Glaucoma is an optic-nerve disease that, most of the times, is associated with an increase in eye pressure and results in a gradual painless loss of vision. It is called ‘the silent thief of sight’. Optic nerve is a connection that carries signals from the eye to the brain. Eye contains a clear fluid called (aqueous) that circulates through it and then drains out of the eye. In glaucoma, there is resistance to flow of aqueous out of the eye resulting in an increase in its pressure. This causes damage to the optic nerve leading to loss of vision.
Types of glaucoma:
- Open-angle glaucoma
- Angle-closure glaucoma
Who is at Risk?
A complete eye examination – not only the test of reading the chart – is mandatory, especially after the age of 40. Those at risk of developing glaucoma include:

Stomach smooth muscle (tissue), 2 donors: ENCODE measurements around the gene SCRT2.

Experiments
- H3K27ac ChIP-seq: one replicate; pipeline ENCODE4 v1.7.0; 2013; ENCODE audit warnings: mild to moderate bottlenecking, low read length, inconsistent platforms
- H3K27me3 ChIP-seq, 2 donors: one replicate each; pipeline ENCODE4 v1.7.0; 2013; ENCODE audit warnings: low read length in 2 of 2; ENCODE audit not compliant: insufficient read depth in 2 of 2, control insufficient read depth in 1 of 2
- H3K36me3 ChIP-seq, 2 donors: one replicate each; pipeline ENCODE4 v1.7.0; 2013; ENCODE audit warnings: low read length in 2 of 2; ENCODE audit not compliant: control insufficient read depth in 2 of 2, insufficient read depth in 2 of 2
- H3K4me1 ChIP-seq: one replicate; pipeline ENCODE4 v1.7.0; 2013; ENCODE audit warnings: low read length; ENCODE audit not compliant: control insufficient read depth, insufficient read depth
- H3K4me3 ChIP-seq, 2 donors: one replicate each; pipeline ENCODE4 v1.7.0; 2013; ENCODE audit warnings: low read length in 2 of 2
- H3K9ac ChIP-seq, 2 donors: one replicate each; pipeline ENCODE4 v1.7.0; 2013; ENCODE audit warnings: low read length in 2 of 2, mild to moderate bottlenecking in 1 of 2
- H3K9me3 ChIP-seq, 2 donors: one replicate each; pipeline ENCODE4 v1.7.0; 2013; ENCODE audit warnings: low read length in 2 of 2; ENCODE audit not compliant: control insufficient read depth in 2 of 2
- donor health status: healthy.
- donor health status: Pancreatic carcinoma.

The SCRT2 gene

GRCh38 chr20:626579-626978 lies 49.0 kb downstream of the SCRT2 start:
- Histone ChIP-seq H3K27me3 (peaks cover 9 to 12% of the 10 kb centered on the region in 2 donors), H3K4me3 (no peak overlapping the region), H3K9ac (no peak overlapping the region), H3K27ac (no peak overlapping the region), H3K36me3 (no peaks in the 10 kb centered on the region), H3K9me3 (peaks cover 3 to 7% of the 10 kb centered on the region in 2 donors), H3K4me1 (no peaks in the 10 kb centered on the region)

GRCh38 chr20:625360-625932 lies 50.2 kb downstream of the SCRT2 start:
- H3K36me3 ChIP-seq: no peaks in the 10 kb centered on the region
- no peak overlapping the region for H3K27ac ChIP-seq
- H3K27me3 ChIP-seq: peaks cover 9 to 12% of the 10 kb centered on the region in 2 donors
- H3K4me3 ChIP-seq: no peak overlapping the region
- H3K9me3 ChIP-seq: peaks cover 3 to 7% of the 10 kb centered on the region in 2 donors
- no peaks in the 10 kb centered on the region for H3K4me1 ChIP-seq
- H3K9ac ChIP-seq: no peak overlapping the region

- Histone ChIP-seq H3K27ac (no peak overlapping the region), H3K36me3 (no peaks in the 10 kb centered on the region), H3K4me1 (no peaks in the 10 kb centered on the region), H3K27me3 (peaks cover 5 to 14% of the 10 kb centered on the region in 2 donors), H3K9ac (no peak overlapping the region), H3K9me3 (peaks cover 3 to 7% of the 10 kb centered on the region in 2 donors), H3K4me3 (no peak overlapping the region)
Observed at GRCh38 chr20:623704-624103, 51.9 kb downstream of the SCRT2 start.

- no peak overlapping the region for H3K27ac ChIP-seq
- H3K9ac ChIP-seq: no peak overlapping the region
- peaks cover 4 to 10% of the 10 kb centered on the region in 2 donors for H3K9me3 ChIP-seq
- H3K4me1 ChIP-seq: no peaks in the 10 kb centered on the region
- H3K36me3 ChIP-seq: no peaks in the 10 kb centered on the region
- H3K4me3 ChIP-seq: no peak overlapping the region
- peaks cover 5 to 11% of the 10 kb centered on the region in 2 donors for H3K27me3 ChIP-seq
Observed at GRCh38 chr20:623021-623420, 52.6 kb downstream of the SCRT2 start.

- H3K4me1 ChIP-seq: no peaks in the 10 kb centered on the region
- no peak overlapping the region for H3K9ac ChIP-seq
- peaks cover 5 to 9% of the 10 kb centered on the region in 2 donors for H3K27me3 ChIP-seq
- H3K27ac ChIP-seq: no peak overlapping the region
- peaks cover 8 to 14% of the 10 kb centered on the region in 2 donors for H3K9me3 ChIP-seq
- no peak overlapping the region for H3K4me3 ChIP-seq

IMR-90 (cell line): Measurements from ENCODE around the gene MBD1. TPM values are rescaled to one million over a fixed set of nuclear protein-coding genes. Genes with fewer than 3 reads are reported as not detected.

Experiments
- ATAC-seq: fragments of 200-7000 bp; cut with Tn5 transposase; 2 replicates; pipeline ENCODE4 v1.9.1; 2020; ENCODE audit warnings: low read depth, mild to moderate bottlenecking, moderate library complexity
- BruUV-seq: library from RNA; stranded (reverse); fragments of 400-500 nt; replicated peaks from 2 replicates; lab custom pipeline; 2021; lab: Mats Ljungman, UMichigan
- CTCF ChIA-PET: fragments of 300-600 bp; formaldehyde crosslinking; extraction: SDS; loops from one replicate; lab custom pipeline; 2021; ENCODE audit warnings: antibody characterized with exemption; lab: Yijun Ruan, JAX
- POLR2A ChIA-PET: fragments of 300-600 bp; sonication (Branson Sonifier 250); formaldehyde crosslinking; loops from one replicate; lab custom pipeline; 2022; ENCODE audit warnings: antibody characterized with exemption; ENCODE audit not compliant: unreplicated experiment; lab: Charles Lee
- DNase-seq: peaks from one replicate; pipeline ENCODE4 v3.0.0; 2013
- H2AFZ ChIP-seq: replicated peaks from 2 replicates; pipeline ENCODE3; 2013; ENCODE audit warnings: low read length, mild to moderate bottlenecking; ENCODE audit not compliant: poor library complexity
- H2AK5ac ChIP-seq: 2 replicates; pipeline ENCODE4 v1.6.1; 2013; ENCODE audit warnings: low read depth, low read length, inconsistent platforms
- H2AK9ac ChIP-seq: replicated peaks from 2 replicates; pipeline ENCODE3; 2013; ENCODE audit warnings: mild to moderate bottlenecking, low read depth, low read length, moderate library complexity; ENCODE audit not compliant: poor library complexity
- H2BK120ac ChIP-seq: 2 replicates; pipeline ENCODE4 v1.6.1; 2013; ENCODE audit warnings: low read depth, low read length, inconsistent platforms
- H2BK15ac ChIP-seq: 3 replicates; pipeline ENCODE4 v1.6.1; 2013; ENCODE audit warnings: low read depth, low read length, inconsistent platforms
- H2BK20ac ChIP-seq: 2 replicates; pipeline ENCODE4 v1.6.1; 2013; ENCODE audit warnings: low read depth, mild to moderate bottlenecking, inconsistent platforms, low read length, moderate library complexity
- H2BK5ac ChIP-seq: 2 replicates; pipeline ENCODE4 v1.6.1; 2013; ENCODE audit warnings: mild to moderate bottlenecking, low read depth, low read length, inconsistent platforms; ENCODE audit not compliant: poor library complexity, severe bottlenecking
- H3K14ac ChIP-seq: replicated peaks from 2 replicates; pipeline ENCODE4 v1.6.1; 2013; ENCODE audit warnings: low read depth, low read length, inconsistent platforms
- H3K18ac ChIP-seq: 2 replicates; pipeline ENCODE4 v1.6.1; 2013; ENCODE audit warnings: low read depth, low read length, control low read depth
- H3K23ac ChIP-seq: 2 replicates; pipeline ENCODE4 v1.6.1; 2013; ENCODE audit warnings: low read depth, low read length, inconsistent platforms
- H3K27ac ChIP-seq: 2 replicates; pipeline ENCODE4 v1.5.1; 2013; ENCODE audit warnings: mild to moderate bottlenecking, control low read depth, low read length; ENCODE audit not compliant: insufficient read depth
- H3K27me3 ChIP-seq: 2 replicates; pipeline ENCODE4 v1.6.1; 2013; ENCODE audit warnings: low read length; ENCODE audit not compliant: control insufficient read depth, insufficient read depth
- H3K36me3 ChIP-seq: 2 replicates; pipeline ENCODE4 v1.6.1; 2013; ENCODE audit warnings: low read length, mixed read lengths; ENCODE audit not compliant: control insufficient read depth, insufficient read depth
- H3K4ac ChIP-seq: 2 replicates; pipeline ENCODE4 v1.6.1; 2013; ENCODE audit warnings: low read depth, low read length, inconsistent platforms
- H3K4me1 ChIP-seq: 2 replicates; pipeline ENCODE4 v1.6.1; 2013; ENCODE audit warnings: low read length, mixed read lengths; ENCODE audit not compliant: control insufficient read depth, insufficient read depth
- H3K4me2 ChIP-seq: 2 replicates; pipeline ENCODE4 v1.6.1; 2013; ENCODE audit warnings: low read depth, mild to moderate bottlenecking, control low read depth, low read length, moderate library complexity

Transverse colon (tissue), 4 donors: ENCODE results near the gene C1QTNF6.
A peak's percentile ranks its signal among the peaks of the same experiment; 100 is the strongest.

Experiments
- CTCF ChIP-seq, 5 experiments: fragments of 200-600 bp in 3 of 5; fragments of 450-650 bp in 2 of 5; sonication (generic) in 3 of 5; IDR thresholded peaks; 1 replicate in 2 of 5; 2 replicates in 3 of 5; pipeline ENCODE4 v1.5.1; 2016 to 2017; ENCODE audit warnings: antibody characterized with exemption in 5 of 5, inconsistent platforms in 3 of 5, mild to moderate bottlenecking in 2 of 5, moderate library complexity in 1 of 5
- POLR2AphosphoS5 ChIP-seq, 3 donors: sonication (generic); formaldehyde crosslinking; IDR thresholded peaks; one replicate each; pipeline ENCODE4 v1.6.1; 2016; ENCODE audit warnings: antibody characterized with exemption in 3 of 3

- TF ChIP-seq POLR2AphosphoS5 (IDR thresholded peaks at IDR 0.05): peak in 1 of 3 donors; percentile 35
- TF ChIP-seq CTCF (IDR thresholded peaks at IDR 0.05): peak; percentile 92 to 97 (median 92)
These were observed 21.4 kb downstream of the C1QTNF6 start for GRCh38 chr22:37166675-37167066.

- Those above 35 years (the risk increases with age);
- People with a family history of glaucoma;
- Those who use steroid eyedrops, pills, or gels;
- People with diabetes mellitus, hypertension or who have had eye injuries;
- Those who have short sightedness;
- Anyone with complaints of pain, redness, and watering in the eyes;
- People who see colored rings around lights.
Important diagnostic tests:
- Tonometry: to measure the eye pressure
- Gonioscopy: to evaluate the aqueous-outflow site
- Visual field testing
- Optical coherence tomography (OCT): to assess the optic nerve
It is important to realize that there is no cure for glaucoma. Once nerve fibers die and visual function is lost, it cannot be recovered. Treatment can only help preserve remaining vision; so it is important to discover the disease in its earliest stage.
In general, we treat glaucoma according to the following order:
- surgical operations. Your doctor will select the treatment most suited for your condition.